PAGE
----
My Maine Top 10 ~ #4 Mid-Coast

Series Introduction:  After years of giving recommendations to friends visiting my home state of Maine, I decided to spend a little time compiling my favorites here. My Top 10. Some places are directly on the beaten path, others are not. I try to include something for every traveller but if you’re going to Maine, expect a lot of the great outdoors. If you must shop, do it at local stores and support Maine’s eclectic entrepreneurs.

I love Maine and the people who live there. All of the places I’m listing in the Top 10 I would recommend to my friends and family. If you have additional recommendations, please leave a note in the comments. I’d love to share as much of this great state as possible. Cheers! ~ Hannele

 

#10: Moosehead Lake Region (previously blogged)

#9: The Southern Beaches: Kennebunk & Ogunquit (previously blogged)

#8: Baxter State Park (previously blogged)

# 7 Reid State Park (previously blogged)

# 6 Portland (previously blogged)

#5 The Mountains (previously blogged)

We’re off to the coast – #4 is all about Maine’s Mid-Coast!

This region has a special place in my heart for so many reasons. Not only have I been exploring the rugged coastline here for as long as I can remember, but I was married in Spruce Head (just south of Rockland) at the beautiful Craignair Inn & Restaurant. Every time I come “home” I make a point to spend at least one day enjoying the people and beauty of this region.

 

Clark Island, Maine

 

It’s hard to wrap the whole Mid-Coast region into one post, but I’m going to try. When I think about this region I think of Camden, Rockport, Rockland and numerous islands speckled throughout the Penobscot Bay. Though, Mid-Coast can extend all the way to Boothbay Harbor (which is beautiful) and Belfast to the north. Belfast has undergone a renaissance over the last 10 years and is a wonderful place to eat and shop of unique gifts. I love Boothbay Harbor, it has galleries, great food and is a great spot to sail around. A visit to the Botanical Gardens in Boothbay is a good idea as well.

DISCOVER: Rockland’s downtown centers around the working harbor and the the Farnsworth Art Museum. There are wonderful little restaurants, shops and art galleries here. Whenever I’m in town a stop to Fiore is a must – artisan olive oils, balsamic vinegars and sea salts – perfect gifts for dog sitters! I always enjoy a walk out to the Rockland Breakwater Light  and a visit to the Thursday morning farmer’s market in town. Look for the Uproot Pie Company at the farmer’s markets in this area – best pizza I’ve ever had made by the sweetest lady you’d ever meet.

 

Rockland Breakwater

View from the Rockland Breakwater

Rockport is another great stop for art lovers, featuring the home the Maine Photographic Workshops and the Center for Maine Contemporary Art. The harbor is also quintessentially Maine, during the summer you’ll see many plein air painters and photography/filmmaking students here.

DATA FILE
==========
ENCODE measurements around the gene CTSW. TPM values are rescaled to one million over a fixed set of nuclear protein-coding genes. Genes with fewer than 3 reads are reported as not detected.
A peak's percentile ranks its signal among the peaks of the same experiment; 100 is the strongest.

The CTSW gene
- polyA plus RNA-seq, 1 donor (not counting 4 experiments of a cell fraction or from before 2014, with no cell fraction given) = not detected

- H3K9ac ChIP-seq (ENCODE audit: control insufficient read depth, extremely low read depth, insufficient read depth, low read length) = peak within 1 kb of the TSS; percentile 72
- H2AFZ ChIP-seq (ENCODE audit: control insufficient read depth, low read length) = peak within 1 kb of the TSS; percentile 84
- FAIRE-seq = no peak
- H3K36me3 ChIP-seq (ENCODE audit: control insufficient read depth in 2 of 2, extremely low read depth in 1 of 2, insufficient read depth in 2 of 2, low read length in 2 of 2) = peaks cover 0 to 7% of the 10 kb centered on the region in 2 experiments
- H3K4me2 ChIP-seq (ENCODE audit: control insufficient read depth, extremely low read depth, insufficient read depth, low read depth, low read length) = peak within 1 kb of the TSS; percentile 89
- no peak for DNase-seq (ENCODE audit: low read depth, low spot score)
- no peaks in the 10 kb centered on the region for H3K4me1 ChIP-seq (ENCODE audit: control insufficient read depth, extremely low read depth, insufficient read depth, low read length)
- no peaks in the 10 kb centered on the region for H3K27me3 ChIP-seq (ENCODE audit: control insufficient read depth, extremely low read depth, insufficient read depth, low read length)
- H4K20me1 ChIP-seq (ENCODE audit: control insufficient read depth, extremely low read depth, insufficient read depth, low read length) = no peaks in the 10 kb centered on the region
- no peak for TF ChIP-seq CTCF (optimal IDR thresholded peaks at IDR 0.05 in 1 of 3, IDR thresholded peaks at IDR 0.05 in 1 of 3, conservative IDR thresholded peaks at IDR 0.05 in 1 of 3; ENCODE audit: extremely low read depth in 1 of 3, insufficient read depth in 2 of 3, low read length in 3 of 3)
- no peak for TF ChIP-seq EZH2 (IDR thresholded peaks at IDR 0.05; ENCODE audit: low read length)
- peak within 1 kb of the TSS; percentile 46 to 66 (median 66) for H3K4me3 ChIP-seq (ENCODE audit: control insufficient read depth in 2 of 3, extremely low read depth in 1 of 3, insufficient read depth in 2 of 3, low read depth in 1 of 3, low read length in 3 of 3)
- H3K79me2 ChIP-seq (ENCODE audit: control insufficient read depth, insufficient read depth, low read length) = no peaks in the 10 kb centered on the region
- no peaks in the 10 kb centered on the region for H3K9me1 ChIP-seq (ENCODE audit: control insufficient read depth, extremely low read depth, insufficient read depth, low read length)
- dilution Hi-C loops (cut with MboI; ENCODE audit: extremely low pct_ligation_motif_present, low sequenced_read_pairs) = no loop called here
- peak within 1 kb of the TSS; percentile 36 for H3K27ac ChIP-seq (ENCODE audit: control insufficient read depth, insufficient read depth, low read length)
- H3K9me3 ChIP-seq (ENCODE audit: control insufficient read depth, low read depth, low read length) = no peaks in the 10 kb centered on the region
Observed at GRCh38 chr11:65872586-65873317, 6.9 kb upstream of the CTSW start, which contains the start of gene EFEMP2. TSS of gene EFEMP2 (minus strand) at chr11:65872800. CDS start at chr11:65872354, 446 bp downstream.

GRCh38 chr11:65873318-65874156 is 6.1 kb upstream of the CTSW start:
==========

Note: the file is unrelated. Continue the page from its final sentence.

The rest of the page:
Rockport Harbor

HEAL: If you’re interested in gardens and medicinal herbs, visit Avena Botanicals or look for products from Herbal Revolution which are made in nearby Lincolnville. There is a large yoga and massage community here, to book a massage or a yoga class, I highly recommend the following: Shiva Shakti School of Yoga and Healing Arts, Embody Massage & Yoga and Bliss Yoga and Healing Arts. They are all incredibly talented, wonderful people.

Rockport harbor with Jess, from Embody Yoga and Massage

 

PLAY: Nature lovers can be entertained by lots of hiking trails, swimming holes, kayak or bike rentals and sailing excursions. Bald Rock Mountain, Mount Battie and Maiden Cliff  trails are my personal favorites all of which can be found using the All Trails App/website. Camden Hills State Park offers camping, hiking trails and a lovely view of the Penobscot Bay.

 

Bald Rock Mountain trail

At the summit of Maiden Cliff

 

If you’re interested in getting out on the water there are ferries taking you to the large islands of Penobscot Bay or you could book guided sailing excursion. Most of these depart from Rockland or Camden. If you’d rather paddle your own boat, I highly recommend renting kayaks (with or without a guide) and exploring the harbors on your own. I did a tour with Port Clyde Kayaks a few years ago and it was fantastic.

Generally the ocean water here is pretty chilly, even in the summer, but there are several lakes that are great for swimming. Clark Island, in Spruce Head, has a cool old quarry that’s open to swimming with fun ledges to jump off. The kid inside me absolutely loves this place.

 

Dusk in Rockport Harbor

Kayaking along the Penobscot Bay

 

EAT: There are wonderful local eateries in the Mid-Coast region. Many change names and rotate in and out so I’m not going to get too specific. For the most part, look for places that serve eclectic, local fare and steer away from the obvious tourist traps. You can pretty much get a good lobster anywhere but as I’ve said before, the best places are down by the docks. I’ve heard great things about Miller’s Lobster Co. and I’ve enjoyed eating at the following establishments: Cafe Miranda (Rockland), Rock City Cafe (best coffee, Rockland), Shepherd’s Pie (Rockport), Craignair Inn & Restaurant (Spruce Head), and Comida Latin Kitchen (Camden).

 

Delicious pizza by the Uproot Pie Company

Perfect breakfast at the Craignair Inn

 

The Mid-Coast region covers a lot of area so even though it is a busy place during the summer months, you can still find a little slice of peace and tranquillity. Simply look for the places off the beaten track and breathe it in. It’s a special place….

 

Sunrise in Spruce Head, Maine

 

Did I miss something? Share your suggestions in the comments section!

Disclaimer: The recommendations I give in this post are personal, I’m not receiving any kick back from mentioning them. 

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